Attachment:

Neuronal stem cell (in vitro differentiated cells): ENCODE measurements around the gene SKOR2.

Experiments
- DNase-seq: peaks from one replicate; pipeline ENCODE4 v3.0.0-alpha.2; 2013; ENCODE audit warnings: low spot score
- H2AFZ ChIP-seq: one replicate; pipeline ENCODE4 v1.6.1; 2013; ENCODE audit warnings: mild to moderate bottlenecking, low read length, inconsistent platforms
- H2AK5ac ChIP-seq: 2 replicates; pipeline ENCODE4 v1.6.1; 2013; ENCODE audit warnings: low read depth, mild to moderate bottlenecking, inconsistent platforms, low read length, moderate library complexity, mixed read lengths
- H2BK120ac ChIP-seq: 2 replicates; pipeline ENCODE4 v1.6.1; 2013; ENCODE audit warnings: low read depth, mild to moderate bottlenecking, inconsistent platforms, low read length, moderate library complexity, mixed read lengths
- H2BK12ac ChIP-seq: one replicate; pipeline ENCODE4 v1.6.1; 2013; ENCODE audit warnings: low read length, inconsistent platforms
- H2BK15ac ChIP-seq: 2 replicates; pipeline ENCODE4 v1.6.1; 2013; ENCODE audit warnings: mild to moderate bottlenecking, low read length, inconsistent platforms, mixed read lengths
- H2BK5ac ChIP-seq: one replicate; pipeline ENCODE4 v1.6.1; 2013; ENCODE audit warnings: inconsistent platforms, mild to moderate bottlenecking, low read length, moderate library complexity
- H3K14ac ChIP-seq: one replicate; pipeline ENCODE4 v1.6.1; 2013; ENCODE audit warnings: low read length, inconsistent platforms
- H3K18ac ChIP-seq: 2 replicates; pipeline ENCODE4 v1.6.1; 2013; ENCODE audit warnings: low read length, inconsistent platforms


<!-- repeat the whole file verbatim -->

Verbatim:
Neuronal stem cell (in vitro differentiated cells): ENCODE measurements around the gene SKOR2.

Experiments
- DNase-seq: peaks from one replicate; pipeline ENCODE4 v3.0.0-alpha.2; 2013; ENCODE audit warnings: low spot score
- H2AFZ ChIP-seq: one replicate; pipeline ENCODE4 v1.6.1; 2013; ENCODE audit warnings: mild to moderate bottlenecking, low read length, inconsistent platforms
- H2AK5ac ChIP-seq: 2 replicates; pipeline ENCODE4 v1.6.1; 2013; ENCODE audit warnings: low read depth, mild to moderate bottlenecking, inconsistent platforms, low read length, moderate library complexity, mixed read lengths
- H2BK120ac ChIP-seq: 2 replicates; pipeline ENCODE4 v1.6.1; 2013; ENCODE audit warnings: low read depth, mild to moderate bottlenecking, inconsistent platforms, low read length, moderate library complexity, mixed read lengths
- H2BK12ac ChIP-seq: one replicate; pipeline ENCODE4 v1.6.1; 2013; ENCODE audit warnings: low read length, inconsistent platforms
- H2BK15ac ChIP-seq: 2 replicates; pipeline ENCODE4 v1.6.1; 2013; ENCODE audit warnings: mild to moderate bottlenecking, low read length, inconsistent platforms, mixed read lengths
- H2BK5ac ChIP-seq: one replicate; pipeline ENCODE4 v1.6.1; 2013; ENCODE audit warnings: inconsistent platforms, mild to moderate bottlenecking, low read length, moderate library complexity
- H3K14ac ChIP-seq: one replicate; pipeline ENCODE4 v1.6.1; 2013; ENCODE audit warnings: low read length, inconsistent platforms
- H3K18ac ChIP-seq: 2 replicates; pipeline ENCODE4 v1.6.1; 2013; ENCODE audit warnings: low read length, inconsistent platforms